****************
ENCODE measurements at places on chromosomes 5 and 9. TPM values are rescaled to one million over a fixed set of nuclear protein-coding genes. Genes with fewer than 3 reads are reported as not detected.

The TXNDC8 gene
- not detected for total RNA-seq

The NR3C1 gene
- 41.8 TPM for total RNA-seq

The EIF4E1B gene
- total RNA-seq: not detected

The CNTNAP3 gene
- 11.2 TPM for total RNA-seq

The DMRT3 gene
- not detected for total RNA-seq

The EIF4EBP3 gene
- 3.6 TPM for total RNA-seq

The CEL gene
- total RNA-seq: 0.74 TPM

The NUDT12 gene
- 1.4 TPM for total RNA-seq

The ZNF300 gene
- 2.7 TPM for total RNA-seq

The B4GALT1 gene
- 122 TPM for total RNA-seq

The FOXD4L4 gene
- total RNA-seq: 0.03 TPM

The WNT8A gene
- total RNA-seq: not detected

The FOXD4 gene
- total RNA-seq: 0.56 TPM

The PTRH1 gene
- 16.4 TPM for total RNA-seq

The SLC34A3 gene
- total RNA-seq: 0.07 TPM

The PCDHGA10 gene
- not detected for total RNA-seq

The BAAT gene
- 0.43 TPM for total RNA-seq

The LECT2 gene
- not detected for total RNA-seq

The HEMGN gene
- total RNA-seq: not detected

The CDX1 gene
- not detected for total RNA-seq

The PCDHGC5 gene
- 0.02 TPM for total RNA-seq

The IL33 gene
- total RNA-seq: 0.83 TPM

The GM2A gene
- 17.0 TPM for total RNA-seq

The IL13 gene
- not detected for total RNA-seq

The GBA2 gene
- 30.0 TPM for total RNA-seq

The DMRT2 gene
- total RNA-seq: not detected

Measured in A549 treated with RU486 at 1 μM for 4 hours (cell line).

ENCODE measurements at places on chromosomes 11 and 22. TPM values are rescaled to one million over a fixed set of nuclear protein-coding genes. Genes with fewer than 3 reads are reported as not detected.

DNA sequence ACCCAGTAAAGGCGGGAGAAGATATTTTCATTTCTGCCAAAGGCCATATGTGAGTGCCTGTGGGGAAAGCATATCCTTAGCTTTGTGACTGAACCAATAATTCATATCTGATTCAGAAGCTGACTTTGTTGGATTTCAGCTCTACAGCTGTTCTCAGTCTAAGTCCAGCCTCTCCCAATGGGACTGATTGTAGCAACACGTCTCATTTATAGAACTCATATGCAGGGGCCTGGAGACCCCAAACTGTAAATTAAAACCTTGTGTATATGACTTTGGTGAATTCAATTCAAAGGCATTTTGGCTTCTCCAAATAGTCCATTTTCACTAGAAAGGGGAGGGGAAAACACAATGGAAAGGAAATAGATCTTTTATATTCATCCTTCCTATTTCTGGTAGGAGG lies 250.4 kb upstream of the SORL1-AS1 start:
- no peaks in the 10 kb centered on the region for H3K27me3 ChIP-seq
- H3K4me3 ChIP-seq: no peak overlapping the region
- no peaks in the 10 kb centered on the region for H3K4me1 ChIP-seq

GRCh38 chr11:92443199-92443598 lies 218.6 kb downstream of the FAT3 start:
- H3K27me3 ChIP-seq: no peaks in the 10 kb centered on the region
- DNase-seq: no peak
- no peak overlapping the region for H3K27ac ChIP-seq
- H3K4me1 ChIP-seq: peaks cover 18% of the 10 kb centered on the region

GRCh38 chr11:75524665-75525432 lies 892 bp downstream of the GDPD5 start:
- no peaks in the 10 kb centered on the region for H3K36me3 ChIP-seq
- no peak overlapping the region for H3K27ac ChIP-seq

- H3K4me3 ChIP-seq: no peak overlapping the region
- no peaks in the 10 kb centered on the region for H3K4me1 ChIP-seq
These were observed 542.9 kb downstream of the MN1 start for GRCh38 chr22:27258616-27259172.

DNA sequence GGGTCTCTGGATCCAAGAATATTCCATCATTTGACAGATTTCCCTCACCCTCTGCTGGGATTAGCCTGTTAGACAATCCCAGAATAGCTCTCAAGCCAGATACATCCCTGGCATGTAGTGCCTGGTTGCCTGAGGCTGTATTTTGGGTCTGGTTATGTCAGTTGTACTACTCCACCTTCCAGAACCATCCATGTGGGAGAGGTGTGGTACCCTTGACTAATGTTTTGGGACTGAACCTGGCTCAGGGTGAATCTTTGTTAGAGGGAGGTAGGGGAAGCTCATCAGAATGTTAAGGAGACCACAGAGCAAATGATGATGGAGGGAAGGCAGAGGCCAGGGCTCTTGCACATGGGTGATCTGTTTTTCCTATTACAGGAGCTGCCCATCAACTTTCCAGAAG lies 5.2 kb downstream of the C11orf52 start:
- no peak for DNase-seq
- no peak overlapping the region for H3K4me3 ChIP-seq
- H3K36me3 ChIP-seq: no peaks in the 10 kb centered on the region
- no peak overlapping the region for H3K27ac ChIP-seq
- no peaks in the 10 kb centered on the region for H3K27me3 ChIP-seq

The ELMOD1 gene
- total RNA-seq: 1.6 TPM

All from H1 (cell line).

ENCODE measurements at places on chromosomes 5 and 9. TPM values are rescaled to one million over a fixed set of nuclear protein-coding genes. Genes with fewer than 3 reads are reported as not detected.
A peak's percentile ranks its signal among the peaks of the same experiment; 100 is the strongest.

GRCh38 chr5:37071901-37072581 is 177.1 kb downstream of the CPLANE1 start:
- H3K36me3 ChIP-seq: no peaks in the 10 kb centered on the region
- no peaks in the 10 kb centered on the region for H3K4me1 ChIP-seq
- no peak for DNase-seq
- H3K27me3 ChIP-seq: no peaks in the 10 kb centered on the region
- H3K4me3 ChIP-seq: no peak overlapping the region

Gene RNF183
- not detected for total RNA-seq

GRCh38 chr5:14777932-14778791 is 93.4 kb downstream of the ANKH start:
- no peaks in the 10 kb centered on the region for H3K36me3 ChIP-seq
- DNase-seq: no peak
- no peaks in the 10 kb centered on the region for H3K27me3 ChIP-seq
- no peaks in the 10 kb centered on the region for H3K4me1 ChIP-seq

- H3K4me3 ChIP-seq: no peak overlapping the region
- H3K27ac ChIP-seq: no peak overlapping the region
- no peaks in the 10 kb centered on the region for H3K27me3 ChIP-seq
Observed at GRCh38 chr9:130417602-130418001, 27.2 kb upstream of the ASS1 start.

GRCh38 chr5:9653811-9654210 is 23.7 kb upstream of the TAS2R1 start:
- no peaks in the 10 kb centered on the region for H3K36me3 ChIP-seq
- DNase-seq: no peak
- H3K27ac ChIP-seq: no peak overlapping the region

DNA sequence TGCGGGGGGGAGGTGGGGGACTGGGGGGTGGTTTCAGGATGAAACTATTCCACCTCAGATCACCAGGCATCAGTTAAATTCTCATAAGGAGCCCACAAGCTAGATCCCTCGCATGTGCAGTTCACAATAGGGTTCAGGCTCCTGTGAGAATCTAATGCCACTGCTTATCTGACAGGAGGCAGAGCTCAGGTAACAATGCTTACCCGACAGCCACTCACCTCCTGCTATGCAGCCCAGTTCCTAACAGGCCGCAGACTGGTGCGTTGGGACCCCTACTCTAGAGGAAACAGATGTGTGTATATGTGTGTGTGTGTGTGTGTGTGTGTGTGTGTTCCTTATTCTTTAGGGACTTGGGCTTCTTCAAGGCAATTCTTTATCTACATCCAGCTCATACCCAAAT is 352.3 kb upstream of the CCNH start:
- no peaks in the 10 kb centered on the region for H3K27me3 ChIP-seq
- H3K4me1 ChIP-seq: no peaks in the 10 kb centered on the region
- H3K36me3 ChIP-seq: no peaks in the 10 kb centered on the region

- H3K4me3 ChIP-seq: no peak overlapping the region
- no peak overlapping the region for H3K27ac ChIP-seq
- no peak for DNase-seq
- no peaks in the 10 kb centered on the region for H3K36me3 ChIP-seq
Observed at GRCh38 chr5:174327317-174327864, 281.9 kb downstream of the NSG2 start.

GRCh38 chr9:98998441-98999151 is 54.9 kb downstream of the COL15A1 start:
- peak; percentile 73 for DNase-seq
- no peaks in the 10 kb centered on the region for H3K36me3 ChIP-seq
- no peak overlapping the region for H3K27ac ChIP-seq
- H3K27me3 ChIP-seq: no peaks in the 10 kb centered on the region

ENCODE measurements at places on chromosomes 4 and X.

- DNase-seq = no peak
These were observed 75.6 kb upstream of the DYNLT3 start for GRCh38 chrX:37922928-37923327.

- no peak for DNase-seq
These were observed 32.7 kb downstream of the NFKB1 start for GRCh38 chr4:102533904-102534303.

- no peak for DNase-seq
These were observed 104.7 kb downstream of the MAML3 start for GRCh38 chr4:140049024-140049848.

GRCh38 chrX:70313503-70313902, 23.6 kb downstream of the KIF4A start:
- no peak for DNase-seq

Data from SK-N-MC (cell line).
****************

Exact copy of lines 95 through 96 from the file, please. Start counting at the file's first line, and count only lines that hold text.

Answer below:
- H3K4me3 ChIP-seq: no peak overlapping the region
- H3K27ac ChIP-seq: no peak overlapping the region